The importance of synthesis and accumulation of antimicrobial metabolites for plant defense has intrigued researchers for the best part of a century (1). Antimicrobial compounds can be produced as part of normal plant growth and development and are usually stored in specialized organs or tissues (e.g., trichomes, oil glands, or epidermal cell layers). These constitutive or preformed antimicrobial chemicals are sometimes also referred to as phytoanticipins (2). In addition, antimicrobial compounds can be synthesized de novo in response to microbial attack by transcriptional activation of genes for biosynthetic pathways. Such compounds are known as phytoalexins.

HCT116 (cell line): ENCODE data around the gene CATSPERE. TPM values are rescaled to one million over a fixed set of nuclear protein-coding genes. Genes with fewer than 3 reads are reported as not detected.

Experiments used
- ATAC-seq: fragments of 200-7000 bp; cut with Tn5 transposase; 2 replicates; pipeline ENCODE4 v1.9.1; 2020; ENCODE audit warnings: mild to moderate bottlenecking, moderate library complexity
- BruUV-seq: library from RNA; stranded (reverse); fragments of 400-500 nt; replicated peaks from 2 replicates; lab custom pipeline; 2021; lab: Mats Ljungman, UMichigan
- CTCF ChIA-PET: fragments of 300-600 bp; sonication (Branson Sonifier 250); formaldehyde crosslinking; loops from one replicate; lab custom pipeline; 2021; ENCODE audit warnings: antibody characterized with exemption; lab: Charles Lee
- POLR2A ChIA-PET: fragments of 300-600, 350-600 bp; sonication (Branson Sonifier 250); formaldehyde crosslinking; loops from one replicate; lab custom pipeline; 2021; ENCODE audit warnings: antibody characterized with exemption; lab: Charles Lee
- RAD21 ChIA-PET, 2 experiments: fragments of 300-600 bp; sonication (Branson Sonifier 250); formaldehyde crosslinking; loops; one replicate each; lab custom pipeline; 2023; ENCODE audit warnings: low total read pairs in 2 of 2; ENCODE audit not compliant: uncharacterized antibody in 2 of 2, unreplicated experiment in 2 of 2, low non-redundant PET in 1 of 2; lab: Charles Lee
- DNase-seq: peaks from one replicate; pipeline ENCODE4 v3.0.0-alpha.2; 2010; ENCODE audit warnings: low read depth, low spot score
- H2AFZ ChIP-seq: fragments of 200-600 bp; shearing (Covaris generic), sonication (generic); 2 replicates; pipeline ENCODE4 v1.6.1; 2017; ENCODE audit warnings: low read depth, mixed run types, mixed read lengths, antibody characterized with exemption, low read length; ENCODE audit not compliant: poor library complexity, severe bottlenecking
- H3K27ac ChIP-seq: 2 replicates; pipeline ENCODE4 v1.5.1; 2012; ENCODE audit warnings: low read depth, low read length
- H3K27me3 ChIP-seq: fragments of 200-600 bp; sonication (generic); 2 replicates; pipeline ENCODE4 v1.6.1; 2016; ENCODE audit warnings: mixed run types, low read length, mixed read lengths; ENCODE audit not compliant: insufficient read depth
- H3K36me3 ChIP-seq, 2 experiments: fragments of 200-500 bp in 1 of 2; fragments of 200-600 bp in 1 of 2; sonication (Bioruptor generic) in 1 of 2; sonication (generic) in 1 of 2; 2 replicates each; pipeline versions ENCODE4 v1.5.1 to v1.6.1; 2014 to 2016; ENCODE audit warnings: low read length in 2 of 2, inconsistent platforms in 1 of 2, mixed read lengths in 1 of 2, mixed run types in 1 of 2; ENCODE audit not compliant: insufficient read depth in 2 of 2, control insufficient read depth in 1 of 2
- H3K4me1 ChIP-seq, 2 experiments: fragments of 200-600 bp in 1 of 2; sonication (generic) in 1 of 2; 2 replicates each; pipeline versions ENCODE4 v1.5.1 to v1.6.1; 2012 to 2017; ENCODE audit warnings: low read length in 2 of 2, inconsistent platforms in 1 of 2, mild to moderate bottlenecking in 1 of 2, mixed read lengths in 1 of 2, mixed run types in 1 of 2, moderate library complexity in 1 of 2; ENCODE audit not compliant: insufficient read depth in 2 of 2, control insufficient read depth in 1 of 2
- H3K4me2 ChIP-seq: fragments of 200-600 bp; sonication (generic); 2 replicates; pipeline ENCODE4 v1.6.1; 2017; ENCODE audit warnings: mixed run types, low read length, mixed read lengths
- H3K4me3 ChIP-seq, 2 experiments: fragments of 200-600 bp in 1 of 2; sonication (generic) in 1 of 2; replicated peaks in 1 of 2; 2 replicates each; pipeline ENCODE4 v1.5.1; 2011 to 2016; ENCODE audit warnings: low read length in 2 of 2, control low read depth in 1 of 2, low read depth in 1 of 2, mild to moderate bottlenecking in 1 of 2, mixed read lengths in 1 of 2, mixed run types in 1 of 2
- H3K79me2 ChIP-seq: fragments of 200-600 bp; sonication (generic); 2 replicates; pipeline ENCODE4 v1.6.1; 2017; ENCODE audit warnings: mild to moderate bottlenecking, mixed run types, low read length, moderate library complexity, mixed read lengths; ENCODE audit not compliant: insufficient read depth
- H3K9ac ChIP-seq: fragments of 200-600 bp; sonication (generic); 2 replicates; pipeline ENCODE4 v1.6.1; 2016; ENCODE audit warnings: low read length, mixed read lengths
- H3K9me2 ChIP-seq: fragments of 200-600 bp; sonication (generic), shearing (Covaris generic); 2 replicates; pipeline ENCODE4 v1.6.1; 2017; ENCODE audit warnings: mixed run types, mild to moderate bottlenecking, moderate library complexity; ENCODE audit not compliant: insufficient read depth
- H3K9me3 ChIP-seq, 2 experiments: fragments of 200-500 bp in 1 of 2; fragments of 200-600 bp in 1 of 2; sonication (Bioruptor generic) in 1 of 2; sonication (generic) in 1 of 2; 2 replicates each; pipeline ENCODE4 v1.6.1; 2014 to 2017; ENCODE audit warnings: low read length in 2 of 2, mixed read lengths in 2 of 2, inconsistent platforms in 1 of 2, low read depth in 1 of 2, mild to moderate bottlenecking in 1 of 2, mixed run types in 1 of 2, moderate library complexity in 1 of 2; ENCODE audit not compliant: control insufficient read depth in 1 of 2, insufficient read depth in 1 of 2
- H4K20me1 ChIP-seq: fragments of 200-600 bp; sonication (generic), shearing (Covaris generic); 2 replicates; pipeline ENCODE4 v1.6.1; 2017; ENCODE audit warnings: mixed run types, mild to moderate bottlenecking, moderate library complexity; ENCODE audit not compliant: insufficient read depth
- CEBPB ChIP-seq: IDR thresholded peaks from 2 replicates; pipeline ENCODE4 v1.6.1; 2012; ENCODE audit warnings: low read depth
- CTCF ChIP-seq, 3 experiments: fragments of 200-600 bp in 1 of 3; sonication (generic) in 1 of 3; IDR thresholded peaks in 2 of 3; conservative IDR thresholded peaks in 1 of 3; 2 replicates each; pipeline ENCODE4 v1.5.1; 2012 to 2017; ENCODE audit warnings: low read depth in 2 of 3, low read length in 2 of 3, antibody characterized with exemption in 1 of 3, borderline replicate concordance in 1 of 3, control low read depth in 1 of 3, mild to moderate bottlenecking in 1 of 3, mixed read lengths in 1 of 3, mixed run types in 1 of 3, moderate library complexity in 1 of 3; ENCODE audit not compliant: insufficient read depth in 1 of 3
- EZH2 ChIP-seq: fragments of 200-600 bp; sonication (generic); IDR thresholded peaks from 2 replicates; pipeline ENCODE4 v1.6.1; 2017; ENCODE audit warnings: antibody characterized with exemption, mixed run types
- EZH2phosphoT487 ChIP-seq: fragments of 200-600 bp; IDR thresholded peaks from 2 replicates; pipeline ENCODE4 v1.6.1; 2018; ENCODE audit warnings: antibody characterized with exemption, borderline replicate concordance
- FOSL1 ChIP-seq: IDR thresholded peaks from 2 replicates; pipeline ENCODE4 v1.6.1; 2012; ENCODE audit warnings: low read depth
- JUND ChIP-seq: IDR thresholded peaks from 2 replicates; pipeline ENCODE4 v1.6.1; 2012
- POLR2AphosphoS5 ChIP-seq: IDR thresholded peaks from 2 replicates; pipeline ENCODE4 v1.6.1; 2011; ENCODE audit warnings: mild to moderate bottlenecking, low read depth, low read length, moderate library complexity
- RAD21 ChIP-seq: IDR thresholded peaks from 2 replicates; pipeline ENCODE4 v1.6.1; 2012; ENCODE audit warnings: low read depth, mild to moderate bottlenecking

Our understanding of the role of phytochemicals in plant defense is still incomplete. Knowledge and interpretation of chemical diversity in plants depends very much on the ability to detect, analyze, and measure compounds, as well as their metabolic precursors and derivatives in plant tissues. Despite recent progress in the development of higher-resolution multidimensional separation/detection systems, many compounds are likely to be present in trace amounts that are below the current levels of detection, at least in wild-type plants (3). A shortage of reference standards makes comprehensive analysis of phytochemicals in plant extracts even more challenging. Use of mutant, RNA interference, and overexpression lines in which the expression of genes encoding regulatory and biosynthetic components of metabolic pathways has been altered can greatly facilitate both identification of new metabolites and pathway discovery (46).